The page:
There's a little bit of news on the road to Redstone, the next version of the "final" version of Windows. General consensus puts the Redstone RS1 ship date in June. The glacial appearance of new features in beta builds has many people (including me) wondering if Microsoft will be able to get much new out the door in the next three months.
On Friday, Mar. 4, we were treated to the new build 14279.rs1-release_160229-170, replacing build 14271, which came out on Feb. 24. The official announcement from Windows spokesman Gabe Aul lists a handful of new capabilities along with known problems, including "an issue in which some Surface Pro 3, Surface Pro 4, and Surface Book devices experience a freeze or hang and all input such as keyboard/trackpad and touch do not work. The workaround is to hold down the power button to force the device to hard-reboot."
Cortana received some attention, including the ability to work with Mexican Spanish, Brazilian Portuguese, and Canadian French. In this version, Cortana lets you set reminders without a date or time ("Hey, Cortana. Remind me to kick out the cat"), allowing you to modify the reminder with a specific location, time and/or person(s), at your leisure.
Aul also promises that "in future builds Cortana will be able to retrieve these upon request, just like a real personal assistant would." Not sure exactly what that means, but it's hard to avoid a comparison with Doug Stamper in "House of Cards."
The second, uh, major change is in the use of the background picture on the sign-in screen. When you get Windows going, you see a succession of three screens:
- The lock screen appears when you first boot the computer, or (usually) when you bring it back from hibernation. In Windows 10 build 1511, the current release version of Win10, the default lock screen shows a picture, taken from inside a cave, of rocky islands jutting out of a bay. In the lower left corner, by default, you see the time and date, usually with a link titled "Like what you see?" in the upper right corner, a count of unopened mail in the lower left corner, and/or icons for Wi-Fi connection and battery power in the lower right corner.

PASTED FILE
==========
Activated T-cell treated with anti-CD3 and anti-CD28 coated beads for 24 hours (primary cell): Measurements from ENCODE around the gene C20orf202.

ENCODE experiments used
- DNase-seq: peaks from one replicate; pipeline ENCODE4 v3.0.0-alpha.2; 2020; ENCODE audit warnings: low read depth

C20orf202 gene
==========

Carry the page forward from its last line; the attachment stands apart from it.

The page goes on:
- The sign-in screen -- formerly called the logon screen, and frequently called the log-in screen -- appears when you need to sign in with an account (you can tell the PC to bypass this screen by using the netplwiz command). When the sign-in screen appears, the most recently logged in use has their sign-in credentials displayed prominently in the middle of the screen, while other valid users appear stacked in the lower left corner. Click on the user, type the password or PIN, and you're logged in. (Windows Hello operation with face, fingerprint or iris recognition changes the sequence.)
- The desktop background screen, formerly called Windows wallpaper, appears as the backdrop to your Windows desktop -- for all of your Windows desktops, should have you more than one. In Windows 10 build 1511, the default wallpaper is the new, very blue "Hero" wallpaper, which depicts an intentionally smoking window on a blue background.
In Windows 7, there was no distinction between the lock screen and the sign-in screen. The lock screen/sign-in screen was commonly called the Welcome screen. Third-party utilities like Windows 7 Logon Background Changer can change the screen by flipping the right bit in the registry and putting the picture that you want to use as your combined lock/sign-in screen in the correct location. Many hardware manufacturers used this approach so your Win7 Welcome screen would say their company name.